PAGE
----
In spite of the fact that nuclear reprocessing continues to pose a number of economic and nonproliferation challenges, this process remains a significant factor in the current and future nuclear power plans of a number of nations
The U.S. midterm elections have the potential to change the face of U.S. domestic and foreign policy and to affect U.S.-China relations.
China and India today represent the world’s two largest and fastest-growing economies, yet even as the two countries increasingly collaborate in regional and global fora, they are experiencing frequent and sustained tensions.
2010 was a difficult year for U.S.-China relations, driving home the need for higher-level and more frequent exchange of views.
Mutual understanding and cooperation between the United States, China, and other countries is essential for overcoming the challenges facing the nonproliferation regime.
While it is generally understood that space technology has both civilian and military applications, the scientific and technical parameters of such technology have serious global policy implications.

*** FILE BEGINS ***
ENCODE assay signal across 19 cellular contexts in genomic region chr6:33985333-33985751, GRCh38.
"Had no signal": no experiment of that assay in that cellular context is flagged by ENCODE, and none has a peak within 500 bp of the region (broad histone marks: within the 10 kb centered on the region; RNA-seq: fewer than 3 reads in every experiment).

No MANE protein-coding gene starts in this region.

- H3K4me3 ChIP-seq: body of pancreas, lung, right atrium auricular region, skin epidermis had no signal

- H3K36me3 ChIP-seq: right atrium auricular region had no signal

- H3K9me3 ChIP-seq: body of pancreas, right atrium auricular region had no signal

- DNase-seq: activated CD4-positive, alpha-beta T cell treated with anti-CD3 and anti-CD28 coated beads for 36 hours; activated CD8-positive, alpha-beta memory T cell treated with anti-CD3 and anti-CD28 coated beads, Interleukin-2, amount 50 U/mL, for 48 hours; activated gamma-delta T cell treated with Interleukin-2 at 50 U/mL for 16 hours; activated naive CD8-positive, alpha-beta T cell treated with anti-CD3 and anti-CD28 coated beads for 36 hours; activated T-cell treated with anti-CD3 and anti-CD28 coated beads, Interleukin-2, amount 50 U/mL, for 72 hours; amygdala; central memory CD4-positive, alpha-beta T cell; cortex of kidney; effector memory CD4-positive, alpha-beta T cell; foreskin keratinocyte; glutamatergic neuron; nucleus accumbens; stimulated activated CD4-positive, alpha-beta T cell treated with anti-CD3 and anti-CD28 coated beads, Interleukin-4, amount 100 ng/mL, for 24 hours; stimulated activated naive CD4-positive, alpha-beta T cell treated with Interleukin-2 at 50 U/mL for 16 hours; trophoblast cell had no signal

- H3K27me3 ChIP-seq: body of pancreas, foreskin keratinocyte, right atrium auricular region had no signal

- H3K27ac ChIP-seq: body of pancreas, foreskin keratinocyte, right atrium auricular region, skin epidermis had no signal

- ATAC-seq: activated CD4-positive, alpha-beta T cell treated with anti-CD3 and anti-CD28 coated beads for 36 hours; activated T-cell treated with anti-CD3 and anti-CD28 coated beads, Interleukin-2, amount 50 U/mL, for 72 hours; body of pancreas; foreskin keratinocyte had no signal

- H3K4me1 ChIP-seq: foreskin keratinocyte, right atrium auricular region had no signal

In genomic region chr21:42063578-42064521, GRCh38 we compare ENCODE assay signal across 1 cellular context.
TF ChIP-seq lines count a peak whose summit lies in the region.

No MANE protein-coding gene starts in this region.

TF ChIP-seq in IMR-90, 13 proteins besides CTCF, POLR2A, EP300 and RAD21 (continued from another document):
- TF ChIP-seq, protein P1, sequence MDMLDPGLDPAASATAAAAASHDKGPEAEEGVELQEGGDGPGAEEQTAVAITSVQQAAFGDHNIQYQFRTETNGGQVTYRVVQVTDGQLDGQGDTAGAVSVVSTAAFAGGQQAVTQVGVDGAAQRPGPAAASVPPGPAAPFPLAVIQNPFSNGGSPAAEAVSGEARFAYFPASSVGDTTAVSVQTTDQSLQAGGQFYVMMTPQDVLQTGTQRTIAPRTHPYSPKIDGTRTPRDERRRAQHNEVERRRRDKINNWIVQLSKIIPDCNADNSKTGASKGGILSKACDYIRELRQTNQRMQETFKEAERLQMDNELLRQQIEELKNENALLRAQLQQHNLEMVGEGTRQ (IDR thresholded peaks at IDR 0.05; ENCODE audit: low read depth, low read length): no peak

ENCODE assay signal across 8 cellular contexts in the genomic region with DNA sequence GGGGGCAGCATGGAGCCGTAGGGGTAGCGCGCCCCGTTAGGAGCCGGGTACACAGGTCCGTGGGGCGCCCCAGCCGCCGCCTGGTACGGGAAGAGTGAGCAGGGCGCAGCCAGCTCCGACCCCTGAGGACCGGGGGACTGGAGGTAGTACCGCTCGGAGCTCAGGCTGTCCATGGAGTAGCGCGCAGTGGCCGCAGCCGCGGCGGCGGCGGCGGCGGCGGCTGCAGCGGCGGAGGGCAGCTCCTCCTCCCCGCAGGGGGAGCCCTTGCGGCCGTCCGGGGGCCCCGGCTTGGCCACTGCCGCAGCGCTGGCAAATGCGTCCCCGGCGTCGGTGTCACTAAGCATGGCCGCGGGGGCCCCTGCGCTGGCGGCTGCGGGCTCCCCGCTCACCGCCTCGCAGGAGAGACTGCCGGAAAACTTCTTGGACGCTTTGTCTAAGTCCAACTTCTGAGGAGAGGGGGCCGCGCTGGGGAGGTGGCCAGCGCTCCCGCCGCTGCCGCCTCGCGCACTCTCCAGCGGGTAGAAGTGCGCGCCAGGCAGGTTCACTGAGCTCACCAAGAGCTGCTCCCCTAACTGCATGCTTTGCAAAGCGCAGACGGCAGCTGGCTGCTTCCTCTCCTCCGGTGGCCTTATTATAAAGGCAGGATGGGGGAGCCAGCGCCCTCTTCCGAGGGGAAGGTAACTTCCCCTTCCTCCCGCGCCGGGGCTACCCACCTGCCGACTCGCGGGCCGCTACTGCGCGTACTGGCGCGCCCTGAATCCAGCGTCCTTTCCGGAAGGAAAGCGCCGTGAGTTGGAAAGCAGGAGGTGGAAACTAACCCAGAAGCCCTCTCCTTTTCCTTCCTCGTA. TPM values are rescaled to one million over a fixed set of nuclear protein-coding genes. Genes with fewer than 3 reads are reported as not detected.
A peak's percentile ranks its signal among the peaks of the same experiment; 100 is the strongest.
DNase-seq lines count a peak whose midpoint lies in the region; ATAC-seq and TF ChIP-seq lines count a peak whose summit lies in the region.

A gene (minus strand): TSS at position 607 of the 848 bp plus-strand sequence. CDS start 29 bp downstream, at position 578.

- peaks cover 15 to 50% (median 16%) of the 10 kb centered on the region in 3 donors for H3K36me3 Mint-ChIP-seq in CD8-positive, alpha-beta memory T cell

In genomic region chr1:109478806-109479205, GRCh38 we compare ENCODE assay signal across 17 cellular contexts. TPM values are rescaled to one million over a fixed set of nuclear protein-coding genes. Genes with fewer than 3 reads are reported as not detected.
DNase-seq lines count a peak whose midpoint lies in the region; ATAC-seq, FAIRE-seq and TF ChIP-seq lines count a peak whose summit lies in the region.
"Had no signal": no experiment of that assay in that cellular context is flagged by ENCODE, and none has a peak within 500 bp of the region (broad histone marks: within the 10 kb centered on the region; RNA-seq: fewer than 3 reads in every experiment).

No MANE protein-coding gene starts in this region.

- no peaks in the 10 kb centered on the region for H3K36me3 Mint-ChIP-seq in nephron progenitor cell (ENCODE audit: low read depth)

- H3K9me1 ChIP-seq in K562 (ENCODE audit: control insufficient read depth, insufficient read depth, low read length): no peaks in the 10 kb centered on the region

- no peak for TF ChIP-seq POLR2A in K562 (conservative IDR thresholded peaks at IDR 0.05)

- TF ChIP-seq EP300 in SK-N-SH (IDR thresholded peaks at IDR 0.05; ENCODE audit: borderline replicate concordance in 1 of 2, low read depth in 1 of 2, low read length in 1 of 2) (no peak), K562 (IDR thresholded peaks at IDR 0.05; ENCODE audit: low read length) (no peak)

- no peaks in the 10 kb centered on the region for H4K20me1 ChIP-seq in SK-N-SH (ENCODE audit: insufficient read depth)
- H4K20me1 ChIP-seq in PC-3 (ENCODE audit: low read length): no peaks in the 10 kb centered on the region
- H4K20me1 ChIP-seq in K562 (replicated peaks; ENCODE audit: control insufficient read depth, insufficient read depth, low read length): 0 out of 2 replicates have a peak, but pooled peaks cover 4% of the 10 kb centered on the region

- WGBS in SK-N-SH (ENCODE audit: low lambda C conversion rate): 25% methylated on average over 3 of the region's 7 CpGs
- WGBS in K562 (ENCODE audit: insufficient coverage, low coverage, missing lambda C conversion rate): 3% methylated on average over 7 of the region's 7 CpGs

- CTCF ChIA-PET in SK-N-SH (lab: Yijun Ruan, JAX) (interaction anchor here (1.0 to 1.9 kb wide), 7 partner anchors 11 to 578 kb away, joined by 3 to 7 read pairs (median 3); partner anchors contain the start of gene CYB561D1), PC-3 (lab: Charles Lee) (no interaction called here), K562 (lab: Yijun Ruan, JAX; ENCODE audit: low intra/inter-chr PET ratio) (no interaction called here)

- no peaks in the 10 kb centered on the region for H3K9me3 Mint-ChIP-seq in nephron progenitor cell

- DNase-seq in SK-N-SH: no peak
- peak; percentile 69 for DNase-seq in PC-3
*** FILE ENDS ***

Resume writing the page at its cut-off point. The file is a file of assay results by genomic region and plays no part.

While tensions exist in the relationship between China and Europe, enhanced bilateral cooperation would be beneficial to both sides and valuable for promoting global stability and development.
China plays an increasingly important role in achieving a number of the goals for disarmament and nonproliferation contained within the U.S. Nuclear Posture Review and the Nonproliferation Treaty Review Conference.
Whether dealing with climate change, international economics, or global and regional politics, China faces the challenge of balancing its obligations as a “responsible stakeholder” in international affairs with its own identity as a developing country and its connections with the rest of the developing world.
China’s evolving foreign policy continue to dominate discussions of Sino-U.S. relations. Yet there has been little in-depth analysis of Chinese public opinion and its impact on China’s foreign policy.